Even more widely used—and accepted by court systems as valid—are psychological tests such as Static 99r (introduced in 1999 as the Static 99). “The most widely used sex offender risk assessment instrument in the world,” its creators claim, is based on ten mostly yes-or-no questions, which are supposed to determine whether someone is a low, moderate-low, moderate-high, or high risk for committing violence.
Static 99’s final question, #10, asks whether an individual had “any male victims.” Having “male victims is correlated with measures of sexual deviance and is seen as an indication of increased sexual deviance.” according to a 1998 paper co-authored by Canadian researchers R. Karl Hanson and M.T. Bussière, who surveyed research on people with sex offenses and recidivism rates to conclude that people who have male victims (children or adult) recidivate at a higher rate than those with female victims. Given that nearly all of the people who are serving time for crimes of a sexual nature are men, question ten is unabashedly anti-homosexual. If your answer is yes, you are considered a higher risk than registrants whose alleged victims are female.
Static 99’s youth counterpart, the Juvenile Sex Offender Assessment Protocol (JSOAP) is also problematic, even if it doesn’t explicitly mention same-sex misconduct. Much of JSOAP’s 30-point evaluation revolves around “antisocial behaviors,” such as theft, “angry outbursts,” running away, or stability of caregivers or parents. Effectively, the JSOAP then potentially contributes to locking up some of the most marginal youth—poor, queer, disabled—for circumstances outside of their control, including mental health issues or lack of cookie-cutter family structures. The test has been used as evidence for legislation such as the Adam Walsh Child Protection Act, which was signed into law by George W. Bush in 2006 and allows for children as young as 14 to remain on sex offender registries—for life.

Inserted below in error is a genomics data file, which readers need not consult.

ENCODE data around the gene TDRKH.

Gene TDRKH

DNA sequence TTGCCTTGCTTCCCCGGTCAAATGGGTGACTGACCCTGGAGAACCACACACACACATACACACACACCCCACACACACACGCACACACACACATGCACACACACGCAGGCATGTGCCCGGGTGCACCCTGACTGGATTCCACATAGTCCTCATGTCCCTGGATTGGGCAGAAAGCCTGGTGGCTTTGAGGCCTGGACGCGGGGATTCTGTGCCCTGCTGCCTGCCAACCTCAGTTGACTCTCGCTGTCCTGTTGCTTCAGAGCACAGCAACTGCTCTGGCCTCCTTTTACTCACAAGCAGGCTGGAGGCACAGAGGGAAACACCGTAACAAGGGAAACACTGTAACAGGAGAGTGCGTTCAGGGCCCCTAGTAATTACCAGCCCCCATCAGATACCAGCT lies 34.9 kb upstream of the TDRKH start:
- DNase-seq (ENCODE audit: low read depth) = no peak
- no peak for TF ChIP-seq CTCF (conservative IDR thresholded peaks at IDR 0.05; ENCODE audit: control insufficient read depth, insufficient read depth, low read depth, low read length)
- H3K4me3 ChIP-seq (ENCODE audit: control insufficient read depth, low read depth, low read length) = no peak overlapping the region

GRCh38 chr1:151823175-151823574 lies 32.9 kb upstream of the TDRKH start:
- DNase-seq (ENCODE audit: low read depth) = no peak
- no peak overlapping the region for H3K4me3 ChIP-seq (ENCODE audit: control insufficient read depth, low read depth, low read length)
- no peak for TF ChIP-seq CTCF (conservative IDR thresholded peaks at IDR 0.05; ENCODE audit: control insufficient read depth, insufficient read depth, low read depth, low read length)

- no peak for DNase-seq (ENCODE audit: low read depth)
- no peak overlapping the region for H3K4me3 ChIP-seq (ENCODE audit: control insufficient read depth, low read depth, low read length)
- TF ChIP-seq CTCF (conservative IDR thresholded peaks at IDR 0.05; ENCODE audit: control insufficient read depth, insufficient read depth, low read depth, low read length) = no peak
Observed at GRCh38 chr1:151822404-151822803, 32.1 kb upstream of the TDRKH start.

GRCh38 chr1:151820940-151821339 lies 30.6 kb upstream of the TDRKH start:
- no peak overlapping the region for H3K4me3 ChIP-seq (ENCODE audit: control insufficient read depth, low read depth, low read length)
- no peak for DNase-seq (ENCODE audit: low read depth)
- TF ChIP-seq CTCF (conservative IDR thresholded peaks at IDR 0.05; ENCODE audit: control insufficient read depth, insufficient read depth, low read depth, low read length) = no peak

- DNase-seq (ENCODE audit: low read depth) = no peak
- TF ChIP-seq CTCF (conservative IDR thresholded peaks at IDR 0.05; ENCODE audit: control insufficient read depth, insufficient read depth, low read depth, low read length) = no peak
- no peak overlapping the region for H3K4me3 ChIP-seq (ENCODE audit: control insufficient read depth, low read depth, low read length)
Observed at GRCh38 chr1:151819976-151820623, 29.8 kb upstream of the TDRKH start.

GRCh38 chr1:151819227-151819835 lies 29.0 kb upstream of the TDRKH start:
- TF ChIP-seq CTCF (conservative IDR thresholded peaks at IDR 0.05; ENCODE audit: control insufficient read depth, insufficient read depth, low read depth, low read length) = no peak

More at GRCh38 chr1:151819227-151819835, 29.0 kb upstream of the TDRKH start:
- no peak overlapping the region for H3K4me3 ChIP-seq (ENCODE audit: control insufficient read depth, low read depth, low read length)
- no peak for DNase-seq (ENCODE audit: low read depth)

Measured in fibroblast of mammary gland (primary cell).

In a multi-state study of the effectiveness of the JSOAP, forensic psychology expert Frank C. DiCataldo concluded that JSOAP had “not proved its mettle” for predicting recidivism.
Polygraphs are not admissible in court and no one—a plaintiff, defendant or a witness—can be legally forced to take a polygraph. Yet in the post-conviction world of people designated as sexually violent, these devices, and others with worse scientific provenance and credibility, proliferate. The American Psychological Association does not endorse the use of polygraphs and states “the most practical advice is to remain skeptical about any conclusion wrung from a polygraph.” A body of research also specifically flags that polygraphs are particularly ineffective for people convicted of sex offenses.
“When it comes to sex offenders, to what extent is” treatment, “at least within the US, rooted in the evidence? Unfortunately, not much,” writes Grant Duwe, a clinician who works with civilly committed individuals in Minnesota.
Polygraphs, phallometry, the Static 99r—these and other tools are widely implemented across all 20 states with civil commitment programs. Countless resources fuel research, reformulations, and reinventions in a decades long quest for “a more perfect instrument.” Yet a technologically optimized peter-meter, or better and cheaper risk assessment tools for people in civil commitment, shouldn’t be our goal. This is exactly the “tinkering around the edges” that does nothing to overhaul a system that apparently does more to harm than help. We can’t quantify the number of sexual assaults that might have been avoided had those resources gone to harm reduction strategies, or minimizing the harmful consequences of a civil commitment system by replacing it with, for example, accessible mental health services; anti-poverty measures such as more employment opportunities; and sex education programs—just a few successful violence reduction strategies documented by the World Health Organization. What, on the other hand, do we know for sure? That the “corrections and rehabilitation” approaches used in the US are failing to end sexual violence.